PODCAST: Where Is God?
Hey, yeah! I’ve been asking that one for years…
Biblical scholars have long argued that the Dead Sea Scrolls were the work of an ascetic and celibate Jewish community known as the Essenes, which flourished in the 1st century A.D. in the scorching desert canyons near the Dead Sea. Now a prominent Israeli scholar, Rachel Elior, disputes that the Essenes ever existed at all — a claim that has shaken the bedrock of biblical scholarship.
VIDEO: A Skeptic in Creation Land
I visited the Creation Museum in Petersburg, Kentucky, run by Answers in Genesis, the young-earth creationist organization run by Ken Ham, an Old Testament looking figure if ever there was one. I will be writing more about my experience in my monthly column in Scientific American (May 2009), but the highlight (also discussed in the column) was my interview with Dr. Georgia Purdom, the museum’s “research scientist” who explained what type of research one can do at a young-earth creationist organization, and why she thinks Francis Collins is wrong in his evolutionary understanding of the human genome.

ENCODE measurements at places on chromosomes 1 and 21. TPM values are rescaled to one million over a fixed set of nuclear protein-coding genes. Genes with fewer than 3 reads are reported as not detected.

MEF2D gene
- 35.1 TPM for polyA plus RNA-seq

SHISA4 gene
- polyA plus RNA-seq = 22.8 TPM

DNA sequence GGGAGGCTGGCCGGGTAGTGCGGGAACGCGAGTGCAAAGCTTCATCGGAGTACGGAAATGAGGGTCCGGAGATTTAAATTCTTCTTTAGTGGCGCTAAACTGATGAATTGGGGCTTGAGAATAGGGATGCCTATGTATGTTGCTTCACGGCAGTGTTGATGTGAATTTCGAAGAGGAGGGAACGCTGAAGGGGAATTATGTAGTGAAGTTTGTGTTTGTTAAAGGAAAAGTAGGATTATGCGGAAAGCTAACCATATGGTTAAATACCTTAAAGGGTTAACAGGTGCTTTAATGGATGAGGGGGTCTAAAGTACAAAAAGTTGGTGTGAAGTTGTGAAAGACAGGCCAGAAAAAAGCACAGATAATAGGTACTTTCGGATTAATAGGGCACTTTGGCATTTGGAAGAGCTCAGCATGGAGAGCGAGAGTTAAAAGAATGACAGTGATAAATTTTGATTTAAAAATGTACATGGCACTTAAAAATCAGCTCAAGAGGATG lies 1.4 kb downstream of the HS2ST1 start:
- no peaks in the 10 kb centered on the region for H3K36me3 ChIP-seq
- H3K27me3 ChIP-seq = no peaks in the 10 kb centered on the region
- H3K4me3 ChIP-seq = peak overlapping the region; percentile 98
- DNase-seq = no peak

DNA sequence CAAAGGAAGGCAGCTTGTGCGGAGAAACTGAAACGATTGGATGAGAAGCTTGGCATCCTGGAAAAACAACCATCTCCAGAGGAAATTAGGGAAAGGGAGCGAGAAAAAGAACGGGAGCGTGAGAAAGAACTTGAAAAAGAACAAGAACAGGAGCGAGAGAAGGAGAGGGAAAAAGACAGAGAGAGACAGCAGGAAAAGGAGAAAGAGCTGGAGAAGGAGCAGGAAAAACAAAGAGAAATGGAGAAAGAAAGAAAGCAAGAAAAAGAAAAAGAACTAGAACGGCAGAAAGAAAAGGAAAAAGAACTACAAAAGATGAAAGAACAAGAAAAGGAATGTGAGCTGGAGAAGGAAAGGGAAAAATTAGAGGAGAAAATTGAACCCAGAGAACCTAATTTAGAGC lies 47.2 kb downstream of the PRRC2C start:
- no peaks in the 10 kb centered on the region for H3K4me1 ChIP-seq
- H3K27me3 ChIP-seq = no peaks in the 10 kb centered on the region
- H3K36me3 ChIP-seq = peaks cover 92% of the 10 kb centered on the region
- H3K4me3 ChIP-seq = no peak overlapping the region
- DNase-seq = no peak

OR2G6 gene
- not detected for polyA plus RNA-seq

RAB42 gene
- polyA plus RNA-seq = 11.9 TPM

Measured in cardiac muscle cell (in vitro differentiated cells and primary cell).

Here, Ian Musgrave tears Richard Dembski a new one. Again.
On a side note, I actually got to correspond with Ian Musgrave some years ago over some questions regarding the Watchtower Society’s “Creation Book”. (Better known as “Life-How did it get here? By evolution or creation?” to non-Jehovah’s Witnesses.) Nice guy, very helpful.
One aspect that shocked me, though, was how popular homeopathy is there. We went into a pharmacy so I could get decongestants (this entire planet irritates my sinuses), and the homeopathic garbage was everywhere.